While in Southeast Asia, Pulcini collected items relevant to her work at the time. Heavily detailed handmade rubbings from the ancient temples of Angkor Wat in Cambodia now line her home’s walls, along with photographs, articles, letters she and friends wrote to government officials, and various items others have entrusted to her care. June’s photos and documents from these times bring her endless stories to life. Some depict her as a smiling young woman huddled with local children in a rudimentary wooden building on stilts, typical of the small villages. Other pieces have been used as resources by authors writing on the subject. These items have become priceless pieces of history that are continually used as research materials for students, documentary and other film makers, newspapers and non-fiction writers.
Another La Verne graduate with an IVS history in Southeast Asia is local historian and author Galen Beery, class of 1959. Beery has known June Pulcini since their days together at Camp La Verne. A man with a dry sense of humor and a Mark Twain-like mustache, Beery has a gift for foreign languages, and still remembers the phrase, “ The girl has pretty face,” in Cambodian, although he spent only one day there over 40 years ago. He worked in Laos for a total of 13 years for IVS and later the United States government.
Beery became fluent in the Lao language. After working various office positions with IVS for five years, Beery chose to transfer to the United States government’s Agency for International Development under their Education and Rural Development project in 1966. It was here that he worked with teams to assist local villages with digging wells, building schools, and developed health and agricultural programs. Beery, who was unmarried during these years, traveled extensively throughout the country, avoiding the Western-style enclaves that developed. “Americans lived in a walled city that looked like La Verne. I didn’t relate to them at all; I blended in with the locals,” Beery explained.
Toward the end of his stay in Laos, Beery worked in an office that relocated fleeing refugees, and then continued this work in Malaysia. It was his responsibility to decide which families qualified to go overseas, and he eventually sent over 50,000 Lao, Vietnamese and Cambodians to their new homes in America. “It was this great fact that you could help people that were in a completely different situation than you were,” Beery remembers. That feeling didn’t last however, for it was also his job to turn down thousands more. “After 10 years, I was in a position of helping people who always lost the wars. It got to me.” After traveling extensively through other countries in the region, Beery decided to return home in the late 1970s.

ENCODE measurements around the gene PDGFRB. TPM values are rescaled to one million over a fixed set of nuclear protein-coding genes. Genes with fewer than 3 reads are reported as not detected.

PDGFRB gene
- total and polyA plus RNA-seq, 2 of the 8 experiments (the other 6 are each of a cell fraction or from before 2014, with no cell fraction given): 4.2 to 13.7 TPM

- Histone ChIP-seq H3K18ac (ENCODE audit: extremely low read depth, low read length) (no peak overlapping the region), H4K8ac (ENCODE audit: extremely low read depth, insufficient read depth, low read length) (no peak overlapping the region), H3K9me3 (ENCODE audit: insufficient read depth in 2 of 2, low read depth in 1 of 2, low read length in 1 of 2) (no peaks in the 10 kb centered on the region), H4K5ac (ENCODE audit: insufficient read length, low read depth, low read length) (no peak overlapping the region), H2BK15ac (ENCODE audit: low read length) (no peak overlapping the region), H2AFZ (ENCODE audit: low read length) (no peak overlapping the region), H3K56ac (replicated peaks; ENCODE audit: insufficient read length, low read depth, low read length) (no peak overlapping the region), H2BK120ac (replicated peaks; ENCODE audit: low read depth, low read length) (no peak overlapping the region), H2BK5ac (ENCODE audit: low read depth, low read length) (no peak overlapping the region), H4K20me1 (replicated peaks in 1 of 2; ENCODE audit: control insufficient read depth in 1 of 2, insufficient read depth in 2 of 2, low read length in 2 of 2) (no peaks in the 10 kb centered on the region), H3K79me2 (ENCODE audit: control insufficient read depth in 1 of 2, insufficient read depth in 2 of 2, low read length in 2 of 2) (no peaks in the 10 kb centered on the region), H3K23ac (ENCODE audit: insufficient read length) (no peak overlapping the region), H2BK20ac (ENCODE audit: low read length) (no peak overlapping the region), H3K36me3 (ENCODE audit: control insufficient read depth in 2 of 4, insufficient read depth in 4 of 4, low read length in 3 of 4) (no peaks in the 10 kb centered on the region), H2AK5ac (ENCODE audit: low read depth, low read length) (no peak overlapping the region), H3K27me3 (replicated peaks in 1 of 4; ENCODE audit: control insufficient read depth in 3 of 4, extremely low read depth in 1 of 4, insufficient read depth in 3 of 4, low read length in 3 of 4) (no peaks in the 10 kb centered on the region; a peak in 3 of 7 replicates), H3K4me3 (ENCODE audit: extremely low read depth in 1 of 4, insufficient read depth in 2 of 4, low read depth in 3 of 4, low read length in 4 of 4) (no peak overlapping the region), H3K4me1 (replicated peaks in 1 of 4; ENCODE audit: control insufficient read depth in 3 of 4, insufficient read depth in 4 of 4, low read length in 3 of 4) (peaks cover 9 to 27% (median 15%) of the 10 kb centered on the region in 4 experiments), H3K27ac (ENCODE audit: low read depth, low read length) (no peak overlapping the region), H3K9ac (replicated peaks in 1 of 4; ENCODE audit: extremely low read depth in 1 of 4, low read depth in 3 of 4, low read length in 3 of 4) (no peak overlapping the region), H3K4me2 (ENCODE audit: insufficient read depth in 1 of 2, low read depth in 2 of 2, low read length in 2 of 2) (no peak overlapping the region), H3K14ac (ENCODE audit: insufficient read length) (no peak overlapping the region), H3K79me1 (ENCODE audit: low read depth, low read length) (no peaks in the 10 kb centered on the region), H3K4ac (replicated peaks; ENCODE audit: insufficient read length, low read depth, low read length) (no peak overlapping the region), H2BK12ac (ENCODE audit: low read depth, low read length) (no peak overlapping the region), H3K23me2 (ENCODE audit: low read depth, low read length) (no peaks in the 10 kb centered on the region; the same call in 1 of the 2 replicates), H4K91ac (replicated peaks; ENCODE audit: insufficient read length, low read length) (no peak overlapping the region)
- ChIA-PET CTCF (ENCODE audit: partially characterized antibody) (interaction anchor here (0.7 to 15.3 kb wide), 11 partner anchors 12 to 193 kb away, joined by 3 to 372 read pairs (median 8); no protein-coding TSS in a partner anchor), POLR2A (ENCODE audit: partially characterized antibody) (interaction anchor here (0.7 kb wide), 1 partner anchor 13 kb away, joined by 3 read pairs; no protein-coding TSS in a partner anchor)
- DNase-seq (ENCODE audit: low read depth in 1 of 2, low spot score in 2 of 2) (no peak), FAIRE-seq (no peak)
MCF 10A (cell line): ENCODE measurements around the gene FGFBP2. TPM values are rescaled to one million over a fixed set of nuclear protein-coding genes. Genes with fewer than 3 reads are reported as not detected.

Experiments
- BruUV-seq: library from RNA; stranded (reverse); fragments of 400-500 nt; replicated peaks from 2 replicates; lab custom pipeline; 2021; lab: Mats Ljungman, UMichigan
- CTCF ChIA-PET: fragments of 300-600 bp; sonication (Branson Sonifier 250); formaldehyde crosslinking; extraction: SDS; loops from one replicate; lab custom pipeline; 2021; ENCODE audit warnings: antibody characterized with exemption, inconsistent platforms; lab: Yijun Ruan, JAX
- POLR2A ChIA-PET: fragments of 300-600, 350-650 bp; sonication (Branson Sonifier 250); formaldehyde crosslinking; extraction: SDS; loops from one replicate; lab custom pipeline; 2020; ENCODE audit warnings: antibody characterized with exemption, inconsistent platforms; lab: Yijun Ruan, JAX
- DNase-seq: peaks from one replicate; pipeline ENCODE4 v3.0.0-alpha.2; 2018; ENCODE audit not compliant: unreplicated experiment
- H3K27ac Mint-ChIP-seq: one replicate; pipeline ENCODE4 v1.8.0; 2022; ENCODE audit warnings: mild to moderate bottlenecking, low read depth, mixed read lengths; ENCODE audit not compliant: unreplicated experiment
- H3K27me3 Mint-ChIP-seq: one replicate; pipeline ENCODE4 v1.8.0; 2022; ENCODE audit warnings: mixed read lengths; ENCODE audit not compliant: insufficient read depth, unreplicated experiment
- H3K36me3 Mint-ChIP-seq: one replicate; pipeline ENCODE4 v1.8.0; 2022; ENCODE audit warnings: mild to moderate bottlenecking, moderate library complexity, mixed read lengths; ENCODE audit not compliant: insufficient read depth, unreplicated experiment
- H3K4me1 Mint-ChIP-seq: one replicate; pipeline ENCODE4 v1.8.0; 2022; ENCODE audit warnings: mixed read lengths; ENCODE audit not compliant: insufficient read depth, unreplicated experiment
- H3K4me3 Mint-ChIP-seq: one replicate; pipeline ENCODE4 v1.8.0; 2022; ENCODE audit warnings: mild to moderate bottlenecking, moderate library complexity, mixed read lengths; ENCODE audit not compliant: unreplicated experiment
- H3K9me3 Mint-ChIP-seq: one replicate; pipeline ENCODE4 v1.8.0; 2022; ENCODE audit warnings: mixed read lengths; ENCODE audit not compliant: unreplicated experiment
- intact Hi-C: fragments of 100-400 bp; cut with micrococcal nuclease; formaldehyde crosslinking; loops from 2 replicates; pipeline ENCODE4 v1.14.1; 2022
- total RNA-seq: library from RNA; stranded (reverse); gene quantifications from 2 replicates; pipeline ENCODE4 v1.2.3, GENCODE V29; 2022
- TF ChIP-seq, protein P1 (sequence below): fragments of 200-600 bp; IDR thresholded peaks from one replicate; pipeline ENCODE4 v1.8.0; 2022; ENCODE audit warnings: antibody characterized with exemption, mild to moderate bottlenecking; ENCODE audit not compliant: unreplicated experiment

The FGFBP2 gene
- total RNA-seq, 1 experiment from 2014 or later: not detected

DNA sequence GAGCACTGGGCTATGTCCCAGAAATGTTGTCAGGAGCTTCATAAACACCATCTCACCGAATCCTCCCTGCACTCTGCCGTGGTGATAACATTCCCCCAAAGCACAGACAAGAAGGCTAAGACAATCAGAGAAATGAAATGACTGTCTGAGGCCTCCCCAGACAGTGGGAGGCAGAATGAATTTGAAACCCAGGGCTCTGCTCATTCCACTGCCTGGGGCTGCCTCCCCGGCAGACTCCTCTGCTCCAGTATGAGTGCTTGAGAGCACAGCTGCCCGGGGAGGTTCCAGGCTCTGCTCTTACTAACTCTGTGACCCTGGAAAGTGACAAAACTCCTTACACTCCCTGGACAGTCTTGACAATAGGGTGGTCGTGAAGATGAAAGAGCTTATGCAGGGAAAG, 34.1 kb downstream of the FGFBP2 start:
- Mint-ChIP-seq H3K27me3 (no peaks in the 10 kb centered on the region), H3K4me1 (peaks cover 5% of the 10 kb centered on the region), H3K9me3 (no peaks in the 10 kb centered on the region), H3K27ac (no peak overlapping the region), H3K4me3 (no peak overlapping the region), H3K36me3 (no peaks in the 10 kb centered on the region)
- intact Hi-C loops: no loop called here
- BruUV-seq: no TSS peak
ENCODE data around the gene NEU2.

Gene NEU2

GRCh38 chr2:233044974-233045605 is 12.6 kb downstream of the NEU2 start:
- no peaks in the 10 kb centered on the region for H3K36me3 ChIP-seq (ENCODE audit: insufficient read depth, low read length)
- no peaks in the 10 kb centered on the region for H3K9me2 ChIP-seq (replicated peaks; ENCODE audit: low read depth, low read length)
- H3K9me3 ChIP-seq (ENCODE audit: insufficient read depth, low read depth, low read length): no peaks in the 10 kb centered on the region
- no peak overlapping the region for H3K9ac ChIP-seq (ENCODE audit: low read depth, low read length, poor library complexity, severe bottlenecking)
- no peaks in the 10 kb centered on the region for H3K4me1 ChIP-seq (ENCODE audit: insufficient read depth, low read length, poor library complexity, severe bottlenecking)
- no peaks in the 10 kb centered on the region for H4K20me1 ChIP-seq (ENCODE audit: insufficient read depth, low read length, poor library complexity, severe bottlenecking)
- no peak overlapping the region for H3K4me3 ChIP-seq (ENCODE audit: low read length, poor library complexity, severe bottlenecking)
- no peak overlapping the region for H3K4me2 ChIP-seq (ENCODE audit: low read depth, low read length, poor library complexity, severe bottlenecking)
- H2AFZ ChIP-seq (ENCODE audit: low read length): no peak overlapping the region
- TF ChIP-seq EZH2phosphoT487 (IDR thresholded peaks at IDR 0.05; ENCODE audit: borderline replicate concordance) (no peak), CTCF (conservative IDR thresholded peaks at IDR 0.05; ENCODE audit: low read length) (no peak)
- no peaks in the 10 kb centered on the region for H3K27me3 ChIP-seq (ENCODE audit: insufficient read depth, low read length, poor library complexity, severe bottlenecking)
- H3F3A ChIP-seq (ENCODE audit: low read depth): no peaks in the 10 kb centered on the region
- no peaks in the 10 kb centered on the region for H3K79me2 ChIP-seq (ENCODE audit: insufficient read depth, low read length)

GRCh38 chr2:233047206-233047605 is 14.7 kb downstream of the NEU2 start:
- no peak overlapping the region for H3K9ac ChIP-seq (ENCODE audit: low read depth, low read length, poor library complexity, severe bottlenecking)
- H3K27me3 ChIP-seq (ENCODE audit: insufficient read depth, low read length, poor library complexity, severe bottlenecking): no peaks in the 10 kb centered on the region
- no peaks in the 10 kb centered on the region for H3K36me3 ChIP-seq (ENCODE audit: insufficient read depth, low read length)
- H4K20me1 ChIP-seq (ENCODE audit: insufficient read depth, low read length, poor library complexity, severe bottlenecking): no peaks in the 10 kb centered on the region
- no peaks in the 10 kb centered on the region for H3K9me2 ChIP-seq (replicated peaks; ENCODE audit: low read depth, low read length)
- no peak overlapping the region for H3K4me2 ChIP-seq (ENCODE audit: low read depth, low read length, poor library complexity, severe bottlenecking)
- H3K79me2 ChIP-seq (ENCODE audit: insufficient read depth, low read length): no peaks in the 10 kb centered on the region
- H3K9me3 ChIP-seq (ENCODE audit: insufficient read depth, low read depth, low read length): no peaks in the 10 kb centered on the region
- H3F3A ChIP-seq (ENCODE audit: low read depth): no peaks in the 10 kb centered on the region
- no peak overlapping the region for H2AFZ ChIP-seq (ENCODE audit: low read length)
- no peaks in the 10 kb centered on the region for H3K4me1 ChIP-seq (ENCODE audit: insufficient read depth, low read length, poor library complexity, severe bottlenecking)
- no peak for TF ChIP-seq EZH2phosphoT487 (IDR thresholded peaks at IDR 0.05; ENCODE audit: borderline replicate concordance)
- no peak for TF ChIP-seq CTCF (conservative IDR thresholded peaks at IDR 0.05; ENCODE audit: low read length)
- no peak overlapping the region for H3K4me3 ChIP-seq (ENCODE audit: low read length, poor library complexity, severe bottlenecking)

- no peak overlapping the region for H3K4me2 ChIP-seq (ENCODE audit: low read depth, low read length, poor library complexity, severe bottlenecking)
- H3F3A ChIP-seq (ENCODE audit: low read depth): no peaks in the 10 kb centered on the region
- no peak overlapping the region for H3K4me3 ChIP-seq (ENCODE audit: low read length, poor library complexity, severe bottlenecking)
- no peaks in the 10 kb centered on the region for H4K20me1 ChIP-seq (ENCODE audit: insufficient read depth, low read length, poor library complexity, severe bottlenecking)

The Pulcinis had returned to the United States in 1970. And although the couple divorced in 1972, June still held onto the mementos from those years in Cambodia, Vietnam and Laos. June has since married Marvin May, and lives in Hermosa Beach. Their beachfront home has become a virtual gallery for her many cultural treasures from Southeast Asia, and their later travels to re-visit IVS programs in Ecuador, and tours to China Peru, Nepal and Tibet.
Pulcini recently continued her educational service work in Southeast Asia. “In some ways, I was going back to finish what I didn’t. It was like completing a job,” Pulcini said of her most recent return to the region. In the summer of 2007, Pulcini participated in teacher workshops with the organization CHEER for Vietnam in Hue, Vietnam, with Dr. Peggy Redman, class of 1960, who serves as ULV’s Program Chair for Teacher Education.